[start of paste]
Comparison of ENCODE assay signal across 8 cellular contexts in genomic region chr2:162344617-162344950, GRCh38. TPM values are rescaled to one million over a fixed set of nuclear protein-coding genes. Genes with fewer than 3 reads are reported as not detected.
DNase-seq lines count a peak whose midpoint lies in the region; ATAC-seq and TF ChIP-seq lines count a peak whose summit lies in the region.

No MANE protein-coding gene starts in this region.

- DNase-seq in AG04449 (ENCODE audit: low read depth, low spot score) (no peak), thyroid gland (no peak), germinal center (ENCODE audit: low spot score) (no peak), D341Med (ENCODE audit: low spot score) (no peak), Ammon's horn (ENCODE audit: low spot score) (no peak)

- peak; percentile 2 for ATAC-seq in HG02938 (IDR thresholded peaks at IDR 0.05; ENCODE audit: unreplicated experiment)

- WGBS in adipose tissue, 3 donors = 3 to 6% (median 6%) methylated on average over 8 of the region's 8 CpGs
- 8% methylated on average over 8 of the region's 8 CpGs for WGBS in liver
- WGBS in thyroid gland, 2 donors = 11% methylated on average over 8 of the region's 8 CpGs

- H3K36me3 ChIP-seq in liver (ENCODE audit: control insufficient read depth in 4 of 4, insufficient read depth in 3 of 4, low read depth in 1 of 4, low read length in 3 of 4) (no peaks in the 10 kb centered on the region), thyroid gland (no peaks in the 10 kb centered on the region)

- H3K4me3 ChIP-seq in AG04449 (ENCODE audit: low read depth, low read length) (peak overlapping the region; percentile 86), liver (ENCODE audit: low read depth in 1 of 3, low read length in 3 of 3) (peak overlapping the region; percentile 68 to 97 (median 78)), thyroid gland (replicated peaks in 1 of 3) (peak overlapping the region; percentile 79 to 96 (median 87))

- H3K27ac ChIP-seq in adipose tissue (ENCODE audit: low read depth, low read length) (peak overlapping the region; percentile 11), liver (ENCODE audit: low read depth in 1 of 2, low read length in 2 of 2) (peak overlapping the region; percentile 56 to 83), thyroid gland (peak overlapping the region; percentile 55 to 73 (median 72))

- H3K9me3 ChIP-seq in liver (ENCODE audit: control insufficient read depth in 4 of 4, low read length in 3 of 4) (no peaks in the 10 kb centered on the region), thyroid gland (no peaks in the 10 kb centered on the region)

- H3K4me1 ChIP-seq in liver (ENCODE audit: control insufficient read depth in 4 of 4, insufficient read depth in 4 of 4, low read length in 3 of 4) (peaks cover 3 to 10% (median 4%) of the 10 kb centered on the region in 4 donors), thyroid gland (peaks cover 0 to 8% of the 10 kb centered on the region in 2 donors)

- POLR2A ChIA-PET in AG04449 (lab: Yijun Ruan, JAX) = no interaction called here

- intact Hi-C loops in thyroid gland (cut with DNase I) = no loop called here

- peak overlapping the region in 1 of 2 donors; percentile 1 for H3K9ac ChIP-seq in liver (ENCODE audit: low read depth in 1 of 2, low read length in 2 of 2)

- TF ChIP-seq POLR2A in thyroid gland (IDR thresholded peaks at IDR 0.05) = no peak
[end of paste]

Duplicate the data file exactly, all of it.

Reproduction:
Comparison of ENCODE assay signal across 8 cellular contexts in genomic region chr2:162344617-162344950, GRCh38. TPM values are rescaled to one million over a fixed set of nuclear protein-coding genes. Genes with fewer than 3 reads are reported as not detected.
DNase-seq lines count a peak whose midpoint lies in the region; ATAC-seq and TF ChIP-seq lines count a peak whose summit lies in the region.

No MANE protein-coding gene starts in this region.

- DNase-seq in AG04449 (ENCODE audit: low read depth, low spot score) (no peak), thyroid gland (no peak), germinal center (ENCODE audit: low spot score) (no peak), D341Med (ENCODE audit: low spot score) (no peak), Ammon's horn (ENCODE audit: low spot score) (no peak)

- peak; percentile 2 for ATAC-seq in HG02938 (IDR thresholded peaks at IDR 0.05; ENCODE audit: unreplicated experiment)

- WGBS in adipose tissue, 3 donors = 3 to 6% (median 6%) methylated on average over 8 of the region's 8 CpGs
- 8% methylated on average over 8 of the region's 8 CpGs for WGBS in liver
- WGBS in thyroid gland, 2 donors = 11% methylated on average over 8 of the region's 8 CpGs

- H3K36me3 ChIP-seq in liver (ENCODE audit: control insufficient read depth in 4 of 4, insufficient read depth in 3 of 4, low read depth in 1 of 4, low read length in 3 of 4) (no peaks in the 10 kb centered on the region), thyroid gland (no peaks in the 10 kb centered on the region)

- H3K4me3 ChIP-seq in AG04449 (ENCODE audit: low read depth, low read length) (peak overlapping the region; percentile 86), liver (ENCODE audit: low read depth in 1 of 3, low read length in 3 of 3) (peak overlapping the region; percentile 68 to 97 (median 78)), thyroid gland (replicated peaks in 1 of 3) (peak overlapping the region; percentile 79 to 96 (median 87))

- H3K27ac ChIP-seq in adipose tissue (ENCODE audit: low read depth, low read length) (peak overlapping the region; percentile 11), liver (ENCODE audit: low read depth in 1 of 2, low read length in 2 of 2) (peak overlapping the region; percentile 56 to 83), thyroid gland (peak overlapping the region; percentile 55 to 73 (median 72))

- H3K9me3 ChIP-seq in liver (ENCODE audit: control insufficient read depth in 4 of 4, low read length in 3 of 4) (no peaks in the 10 kb centered on the region), thyroid gland (no peaks in the 10 kb centered on the region)

- H3K4me1 ChIP-seq in liver (ENCODE audit: control insufficient read depth in 4 of 4, insufficient read depth in 4 of 4, low read length in 3 of 4) (peaks cover 3 to 10% (median 4%) of the 10 kb centered on the region in 4 donors), thyroid gland (peaks cover 0 to 8% of the 10 kb centered on the region in 2 donors)

- POLR2A ChIA-PET in AG04449 (lab: Yijun Ruan, JAX) = no interaction called here

- intact Hi-C loops in thyroid gland (cut with DNase I) = no loop called here

- peak overlapping the region in 1 of 2 donors; percentile 1 for H3K9ac ChIP-seq in liver (ENCODE audit: low read depth in 1 of 2, low read length in 2 of 2)

- TF ChIP-seq POLR2A in thyroid gland (IDR thresholded peaks at IDR 0.05) = no peak